The barrister for a group of anti-fracking campaigners on trial for protests outside the Horse Hill oil site near Gatwick said there was “an abject failure” of policing.
Summing at the end of the five-day case, Laura Collier said the campaigners felt threatened by delivery drivers who, she said, drove aggressively and dangerously on their way to site. Ms Collier said:
“The police gave no protection to the protesters who believed they were acting lawfully.”
The court had heard that the campaigners sought to delay lorries by walking slowly in front of them.
“In their minds slow walking lorries is a lawful activity. There is an obligation on the police to facilitate protest”, Ms Collier said.
She said of the campaigners:
“They felt threatened. They felt in danger. They were assaulted by a driver. There was an abject failure of police who witnessed this first hand to take action about the standard of driving that was so appalling that it must have been criminal.
“Even a police officer was hit by a driver and nothing happened.
“There were no convictions [of the delivery drivers] – but that is the point. The police were doing nothing about it.”
The trial at Redhill in Surrey followed protests outside Horse Hill during flow testing in February and March this year. The court heard evidence that campaigners had carried out direct actions including climbing onto delivery vehicles and taking part in lock-on protests. They deny all the charges which included tampering with a vehicle, obstructing the highway, resisting arrest and criminal damage.
“They acted on the belief that they have a voice”
Ms Collier said:
“These men and women have come together to put themselves in jeopardy of criminal convictions for what they believe to be right. They acted on the belief that they have a voice.
“In the British tradition they took direct action.
“None of them sought to get on vehicles. None sought to do anything but slow walk lorries 0.7 miles [along Horse Hill]. That is all that they set out to do.”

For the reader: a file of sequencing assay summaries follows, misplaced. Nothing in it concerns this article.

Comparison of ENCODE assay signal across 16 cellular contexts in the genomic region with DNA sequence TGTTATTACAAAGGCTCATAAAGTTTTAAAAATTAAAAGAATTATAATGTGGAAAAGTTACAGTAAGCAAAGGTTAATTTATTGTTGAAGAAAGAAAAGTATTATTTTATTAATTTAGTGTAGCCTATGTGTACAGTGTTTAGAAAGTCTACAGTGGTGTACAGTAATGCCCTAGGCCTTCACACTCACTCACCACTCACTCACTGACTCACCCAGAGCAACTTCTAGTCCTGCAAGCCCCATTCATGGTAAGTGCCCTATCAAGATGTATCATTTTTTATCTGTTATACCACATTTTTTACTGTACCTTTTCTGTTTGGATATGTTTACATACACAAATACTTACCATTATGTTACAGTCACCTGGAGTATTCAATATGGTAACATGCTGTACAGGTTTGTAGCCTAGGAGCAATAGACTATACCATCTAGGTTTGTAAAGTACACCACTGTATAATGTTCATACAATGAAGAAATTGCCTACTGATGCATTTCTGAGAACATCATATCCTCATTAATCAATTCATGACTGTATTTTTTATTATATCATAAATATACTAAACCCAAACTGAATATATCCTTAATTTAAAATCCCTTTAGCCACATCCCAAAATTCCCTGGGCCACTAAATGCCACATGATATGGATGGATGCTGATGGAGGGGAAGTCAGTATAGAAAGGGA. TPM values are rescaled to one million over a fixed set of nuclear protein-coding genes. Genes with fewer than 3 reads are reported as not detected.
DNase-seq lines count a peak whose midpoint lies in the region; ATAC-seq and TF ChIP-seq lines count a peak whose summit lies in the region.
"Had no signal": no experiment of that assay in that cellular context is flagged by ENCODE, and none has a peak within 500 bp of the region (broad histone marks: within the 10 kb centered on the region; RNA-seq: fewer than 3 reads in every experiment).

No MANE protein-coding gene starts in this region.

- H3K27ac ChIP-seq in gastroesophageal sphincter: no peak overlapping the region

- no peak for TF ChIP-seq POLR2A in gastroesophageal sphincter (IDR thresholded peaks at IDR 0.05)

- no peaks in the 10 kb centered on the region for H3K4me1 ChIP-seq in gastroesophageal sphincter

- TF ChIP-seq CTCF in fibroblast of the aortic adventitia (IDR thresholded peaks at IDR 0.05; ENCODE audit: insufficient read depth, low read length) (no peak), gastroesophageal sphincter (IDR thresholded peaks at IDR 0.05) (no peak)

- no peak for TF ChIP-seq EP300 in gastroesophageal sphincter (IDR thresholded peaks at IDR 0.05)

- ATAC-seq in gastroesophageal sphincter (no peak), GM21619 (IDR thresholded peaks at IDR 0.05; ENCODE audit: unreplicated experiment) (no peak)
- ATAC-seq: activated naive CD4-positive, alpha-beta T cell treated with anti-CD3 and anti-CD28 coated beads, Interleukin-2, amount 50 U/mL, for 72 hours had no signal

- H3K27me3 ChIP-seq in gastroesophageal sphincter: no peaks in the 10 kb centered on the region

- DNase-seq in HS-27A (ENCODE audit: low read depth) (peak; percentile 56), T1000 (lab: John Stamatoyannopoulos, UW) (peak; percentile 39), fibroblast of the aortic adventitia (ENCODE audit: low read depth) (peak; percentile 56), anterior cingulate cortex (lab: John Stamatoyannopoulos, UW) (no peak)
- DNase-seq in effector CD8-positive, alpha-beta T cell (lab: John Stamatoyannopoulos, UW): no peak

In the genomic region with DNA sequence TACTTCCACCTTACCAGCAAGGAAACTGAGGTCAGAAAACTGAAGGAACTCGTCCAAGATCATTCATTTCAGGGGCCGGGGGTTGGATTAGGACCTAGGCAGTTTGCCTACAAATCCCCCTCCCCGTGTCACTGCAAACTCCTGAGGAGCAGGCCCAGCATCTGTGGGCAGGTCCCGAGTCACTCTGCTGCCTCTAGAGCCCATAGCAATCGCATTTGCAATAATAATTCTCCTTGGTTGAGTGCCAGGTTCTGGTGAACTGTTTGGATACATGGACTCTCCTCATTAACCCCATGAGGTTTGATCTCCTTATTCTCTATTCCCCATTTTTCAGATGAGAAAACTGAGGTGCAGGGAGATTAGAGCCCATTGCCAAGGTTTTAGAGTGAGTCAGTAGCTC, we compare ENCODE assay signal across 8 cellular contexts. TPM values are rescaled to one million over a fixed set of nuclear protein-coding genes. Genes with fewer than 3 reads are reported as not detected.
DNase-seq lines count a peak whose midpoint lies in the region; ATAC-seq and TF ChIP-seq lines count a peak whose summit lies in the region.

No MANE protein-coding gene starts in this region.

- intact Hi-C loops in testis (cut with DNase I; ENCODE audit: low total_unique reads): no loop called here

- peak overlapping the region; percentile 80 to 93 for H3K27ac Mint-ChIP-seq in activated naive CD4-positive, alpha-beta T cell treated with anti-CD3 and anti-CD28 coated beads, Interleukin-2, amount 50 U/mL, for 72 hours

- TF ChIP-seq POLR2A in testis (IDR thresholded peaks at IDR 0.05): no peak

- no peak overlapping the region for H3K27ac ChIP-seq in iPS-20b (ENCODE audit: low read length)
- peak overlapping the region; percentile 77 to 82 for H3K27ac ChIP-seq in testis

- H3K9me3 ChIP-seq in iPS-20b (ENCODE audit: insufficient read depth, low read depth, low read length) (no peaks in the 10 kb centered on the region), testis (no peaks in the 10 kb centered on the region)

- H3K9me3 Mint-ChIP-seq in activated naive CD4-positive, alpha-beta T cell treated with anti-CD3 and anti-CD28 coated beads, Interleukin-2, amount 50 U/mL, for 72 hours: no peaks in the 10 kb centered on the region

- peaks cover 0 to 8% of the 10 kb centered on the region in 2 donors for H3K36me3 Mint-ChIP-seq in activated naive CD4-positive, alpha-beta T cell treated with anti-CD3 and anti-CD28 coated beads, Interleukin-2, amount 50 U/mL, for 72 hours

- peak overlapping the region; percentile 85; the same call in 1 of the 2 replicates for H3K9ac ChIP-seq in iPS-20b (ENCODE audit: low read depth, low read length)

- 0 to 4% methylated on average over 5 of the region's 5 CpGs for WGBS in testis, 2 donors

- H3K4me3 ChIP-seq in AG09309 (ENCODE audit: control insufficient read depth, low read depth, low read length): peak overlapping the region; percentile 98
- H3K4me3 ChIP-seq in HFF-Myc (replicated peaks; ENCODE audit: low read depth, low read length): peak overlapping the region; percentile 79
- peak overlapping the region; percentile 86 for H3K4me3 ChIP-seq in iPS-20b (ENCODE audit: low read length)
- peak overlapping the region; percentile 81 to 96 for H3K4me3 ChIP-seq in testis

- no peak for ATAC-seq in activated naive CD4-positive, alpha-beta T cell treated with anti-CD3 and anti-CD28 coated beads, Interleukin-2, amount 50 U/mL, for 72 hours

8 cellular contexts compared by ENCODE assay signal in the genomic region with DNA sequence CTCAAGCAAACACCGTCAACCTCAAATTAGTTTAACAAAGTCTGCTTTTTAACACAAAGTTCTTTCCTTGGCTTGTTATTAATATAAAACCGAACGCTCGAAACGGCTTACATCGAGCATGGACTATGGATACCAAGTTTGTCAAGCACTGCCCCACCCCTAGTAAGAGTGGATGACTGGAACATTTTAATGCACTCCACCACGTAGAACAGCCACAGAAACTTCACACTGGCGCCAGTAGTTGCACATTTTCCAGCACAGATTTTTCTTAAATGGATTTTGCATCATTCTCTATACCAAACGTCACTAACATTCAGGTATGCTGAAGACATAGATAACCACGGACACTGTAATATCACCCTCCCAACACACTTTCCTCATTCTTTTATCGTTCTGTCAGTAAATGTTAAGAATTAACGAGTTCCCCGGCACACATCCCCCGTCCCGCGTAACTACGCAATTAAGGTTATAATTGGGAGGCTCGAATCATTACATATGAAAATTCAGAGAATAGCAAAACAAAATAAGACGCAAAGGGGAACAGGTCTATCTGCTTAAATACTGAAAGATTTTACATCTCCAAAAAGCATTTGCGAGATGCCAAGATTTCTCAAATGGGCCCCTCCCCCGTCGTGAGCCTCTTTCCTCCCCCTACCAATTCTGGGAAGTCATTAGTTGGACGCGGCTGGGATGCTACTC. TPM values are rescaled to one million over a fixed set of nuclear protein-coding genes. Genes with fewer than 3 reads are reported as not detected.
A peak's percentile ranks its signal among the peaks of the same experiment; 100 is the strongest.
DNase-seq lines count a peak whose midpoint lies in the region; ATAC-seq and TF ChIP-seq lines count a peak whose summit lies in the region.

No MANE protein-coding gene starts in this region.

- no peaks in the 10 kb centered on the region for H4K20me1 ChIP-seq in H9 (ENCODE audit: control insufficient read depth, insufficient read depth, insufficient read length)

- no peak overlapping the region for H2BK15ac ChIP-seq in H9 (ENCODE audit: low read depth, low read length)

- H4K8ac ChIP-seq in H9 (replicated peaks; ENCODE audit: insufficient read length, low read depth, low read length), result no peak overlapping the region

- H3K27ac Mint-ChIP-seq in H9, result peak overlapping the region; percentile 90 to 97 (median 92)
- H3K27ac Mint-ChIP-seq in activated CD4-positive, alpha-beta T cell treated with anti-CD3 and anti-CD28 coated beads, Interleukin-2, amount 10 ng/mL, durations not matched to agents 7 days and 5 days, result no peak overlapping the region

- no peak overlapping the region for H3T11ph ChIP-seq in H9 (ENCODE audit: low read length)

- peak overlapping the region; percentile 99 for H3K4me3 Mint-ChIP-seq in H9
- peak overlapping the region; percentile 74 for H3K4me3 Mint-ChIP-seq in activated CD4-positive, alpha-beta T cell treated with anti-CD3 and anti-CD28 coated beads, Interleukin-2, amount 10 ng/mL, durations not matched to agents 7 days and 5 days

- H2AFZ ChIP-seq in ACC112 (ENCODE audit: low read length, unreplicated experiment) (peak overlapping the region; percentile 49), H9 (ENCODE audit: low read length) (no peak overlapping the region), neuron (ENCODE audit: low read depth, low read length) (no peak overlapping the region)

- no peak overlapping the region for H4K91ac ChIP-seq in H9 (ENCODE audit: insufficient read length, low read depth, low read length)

She said one of her clients had slow-walked lorries 250 times without incident.
“They acted peacefully. None of them sought disorder. They only sought to slow walk lorries.
“But due to the combination of aggressive driving and negligent policing it was not safe to do that. Report after report was made to the police and the police showed no interest in protecting them at all.
“These men and women don’t have the money to buy influence, to lobby politicians. They make use of the only power they have: to take to the streets.
“It goes to the reasonableness and proportionality of the decisions that they took in the circumstances in which they found themselves in February and March.”
Why put themselves in great danger?
Jonathan Edwards, summing up for the prosecution, questioned the campaigners’ fear of the delivery driving:
“If they were as worried as they say they were, you might expect them to avoid putting themselves in great danger by placing themselves in the road or on top of vehicles.
“There is no evidence of injury from driving or arrests or prosecutions. The defendants put themselves deliberately in the road in close proximity of large vehicles, which would inevitably create a risk of contact, and then a complaint is made that there is contact.”
“There must be limited visibility from the [lorry] cab and there cannot be a complete abdication of responsibility from people walking in the road with the intention of slowing them down.”
Mr Edwards said the company operating the site, Horse Hill Developments Ltd, and its contractors were conducting a lawful business. He said: